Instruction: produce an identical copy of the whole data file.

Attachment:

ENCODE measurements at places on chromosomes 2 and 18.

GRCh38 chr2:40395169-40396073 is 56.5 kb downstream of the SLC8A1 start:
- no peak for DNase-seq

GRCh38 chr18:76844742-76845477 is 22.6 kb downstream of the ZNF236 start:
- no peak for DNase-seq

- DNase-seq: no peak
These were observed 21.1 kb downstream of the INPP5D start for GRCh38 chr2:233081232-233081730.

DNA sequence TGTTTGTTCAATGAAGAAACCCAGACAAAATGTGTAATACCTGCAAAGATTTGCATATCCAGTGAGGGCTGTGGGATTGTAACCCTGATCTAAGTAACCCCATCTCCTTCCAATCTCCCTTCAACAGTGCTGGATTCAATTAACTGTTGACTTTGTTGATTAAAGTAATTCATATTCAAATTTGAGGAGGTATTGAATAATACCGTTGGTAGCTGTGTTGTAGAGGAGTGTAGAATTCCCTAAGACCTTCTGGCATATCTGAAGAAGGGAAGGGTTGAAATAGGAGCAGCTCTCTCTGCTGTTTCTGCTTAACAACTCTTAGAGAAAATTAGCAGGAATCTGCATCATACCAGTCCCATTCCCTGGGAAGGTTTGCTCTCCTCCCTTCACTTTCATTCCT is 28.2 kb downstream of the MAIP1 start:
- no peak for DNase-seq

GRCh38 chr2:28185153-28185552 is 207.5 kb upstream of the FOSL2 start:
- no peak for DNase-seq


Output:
ENCODE measurements at places on chromosomes 2 and 18.

GRCh38 chr2:40395169-40396073 is 56.5 kb downstream of the SLC8A1 start:
- no peak for DNase-seq

GRCh38 chr18:76844742-76845477 is 22.6 kb downstream of the ZNF236 start:
- no peak for DNase-seq

- DNase-seq: no peak
These were observed 21.1 kb downstream of the INPP5D start for GRCh38 chr2:233081232-233081730.

DNA sequence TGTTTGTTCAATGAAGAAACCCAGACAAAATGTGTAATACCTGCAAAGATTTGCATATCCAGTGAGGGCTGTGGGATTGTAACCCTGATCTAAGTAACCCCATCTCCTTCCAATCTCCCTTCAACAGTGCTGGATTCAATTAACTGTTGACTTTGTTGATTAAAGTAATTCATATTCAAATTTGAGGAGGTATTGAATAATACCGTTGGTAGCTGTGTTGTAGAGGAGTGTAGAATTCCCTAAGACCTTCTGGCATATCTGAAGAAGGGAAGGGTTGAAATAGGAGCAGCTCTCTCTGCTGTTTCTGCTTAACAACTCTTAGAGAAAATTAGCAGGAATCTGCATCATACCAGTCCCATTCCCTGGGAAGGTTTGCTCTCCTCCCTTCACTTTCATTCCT is 28.2 kb downstream of the MAIP1 start:
- no peak for DNase-seq

GRCh38 chr2:28185153-28185552 is 207.5 kb upstream of the FOSL2 start:
- no peak for DNase-seq